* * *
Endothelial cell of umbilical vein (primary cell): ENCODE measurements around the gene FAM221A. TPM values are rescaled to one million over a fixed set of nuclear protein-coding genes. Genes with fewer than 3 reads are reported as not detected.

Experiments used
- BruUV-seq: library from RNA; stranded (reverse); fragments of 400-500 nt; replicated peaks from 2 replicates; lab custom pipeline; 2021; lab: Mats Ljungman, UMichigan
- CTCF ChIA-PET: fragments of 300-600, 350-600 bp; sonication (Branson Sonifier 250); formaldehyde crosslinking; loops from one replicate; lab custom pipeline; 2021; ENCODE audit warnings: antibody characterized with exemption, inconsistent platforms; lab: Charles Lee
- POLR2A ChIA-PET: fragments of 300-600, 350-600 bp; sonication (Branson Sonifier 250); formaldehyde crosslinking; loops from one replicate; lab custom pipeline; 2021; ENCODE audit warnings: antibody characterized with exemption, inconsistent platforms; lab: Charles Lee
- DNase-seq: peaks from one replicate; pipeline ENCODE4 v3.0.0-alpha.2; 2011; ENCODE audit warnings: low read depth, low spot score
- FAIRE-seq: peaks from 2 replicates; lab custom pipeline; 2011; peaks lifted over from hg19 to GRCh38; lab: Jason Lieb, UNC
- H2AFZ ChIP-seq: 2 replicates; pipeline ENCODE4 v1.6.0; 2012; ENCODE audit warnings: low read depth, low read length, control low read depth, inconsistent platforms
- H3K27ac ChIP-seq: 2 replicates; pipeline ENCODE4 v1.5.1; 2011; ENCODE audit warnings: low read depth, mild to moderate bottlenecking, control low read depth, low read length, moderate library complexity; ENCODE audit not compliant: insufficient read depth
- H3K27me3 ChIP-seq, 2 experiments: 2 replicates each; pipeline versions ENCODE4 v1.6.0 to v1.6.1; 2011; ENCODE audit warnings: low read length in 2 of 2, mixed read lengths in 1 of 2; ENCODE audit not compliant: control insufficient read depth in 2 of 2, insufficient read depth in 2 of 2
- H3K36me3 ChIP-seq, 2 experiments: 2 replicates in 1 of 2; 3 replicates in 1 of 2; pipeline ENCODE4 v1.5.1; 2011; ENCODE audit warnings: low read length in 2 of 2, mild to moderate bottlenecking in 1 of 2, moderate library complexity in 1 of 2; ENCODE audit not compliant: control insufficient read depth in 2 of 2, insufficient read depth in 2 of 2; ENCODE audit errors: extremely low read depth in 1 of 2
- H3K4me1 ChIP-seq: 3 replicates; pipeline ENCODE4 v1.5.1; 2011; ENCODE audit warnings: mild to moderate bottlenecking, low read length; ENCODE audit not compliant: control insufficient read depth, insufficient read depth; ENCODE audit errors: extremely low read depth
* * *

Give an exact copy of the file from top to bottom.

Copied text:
Endothelial cell of umbilical vein (primary cell): ENCODE measurements around the gene FAM221A. TPM values are rescaled to one million over a fixed set of nuclear protein-coding genes. Genes with fewer than 3 reads are reported as not detected.

Experiments used
- BruUV-seq: library from RNA; stranded (reverse); fragments of 400-500 nt; replicated peaks from 2 replicates; lab custom pipeline; 2021; lab: Mats Ljungman, UMichigan
- CTCF ChIA-PET: fragments of 300-600, 350-600 bp; sonication (Branson Sonifier 250); formaldehyde crosslinking; loops from one replicate; lab custom pipeline; 2021; ENCODE audit warnings: antibody characterized with exemption, inconsistent platforms; lab: Charles Lee
- POLR2A ChIA-PET: fragments of 300-600, 350-600 bp; sonication (Branson Sonifier 250); formaldehyde crosslinking; loops from one replicate; lab custom pipeline; 2021; ENCODE audit warnings: antibody characterized with exemption, inconsistent platforms; lab: Charles Lee
- DNase-seq: peaks from one replicate; pipeline ENCODE4 v3.0.0-alpha.2; 2011; ENCODE audit warnings: low read depth, low spot score
- FAIRE-seq: peaks from 2 replicates; lab custom pipeline; 2011; peaks lifted over from hg19 to GRCh38; lab: Jason Lieb, UNC
- H2AFZ ChIP-seq: 2 replicates; pipeline ENCODE4 v1.6.0; 2012; ENCODE audit warnings: low read depth, low read length, control low read depth, inconsistent platforms
- H3K27ac ChIP-seq: 2 replicates; pipeline ENCODE4 v1.5.1; 2011; ENCODE audit warnings: low read depth, mild to moderate bottlenecking, control low read depth, low read length, moderate library complexity; ENCODE audit not compliant: insufficient read depth
- H3K27me3 ChIP-seq, 2 experiments: 2 replicates each; pipeline versions ENCODE4 v1.6.0 to v1.6.1; 2011; ENCODE audit warnings: low read length in 2 of 2, mixed read lengths in 1 of 2; ENCODE audit not compliant: control insufficient read depth in 2 of 2, insufficient read depth in 2 of 2
- H3K36me3 ChIP-seq, 2 experiments: 2 replicates in 1 of 2; 3 replicates in 1 of 2; pipeline ENCODE4 v1.5.1; 2011; ENCODE audit warnings: low read length in 2 of 2, mild to moderate bottlenecking in 1 of 2, moderate library complexity in 1 of 2; ENCODE audit not compliant: control insufficient read depth in 2 of 2, insufficient read depth in 2 of 2; ENCODE audit errors: extremely low read depth in 1 of 2
- H3K4me1 ChIP-seq: 3 replicates; pipeline ENCODE4 v1.5.1; 2011; ENCODE audit warnings: mild to moderate bottlenecking, low read length; ENCODE audit not compliant: control insufficient read depth, insufficient read depth; ENCODE audit errors: extremely low read depth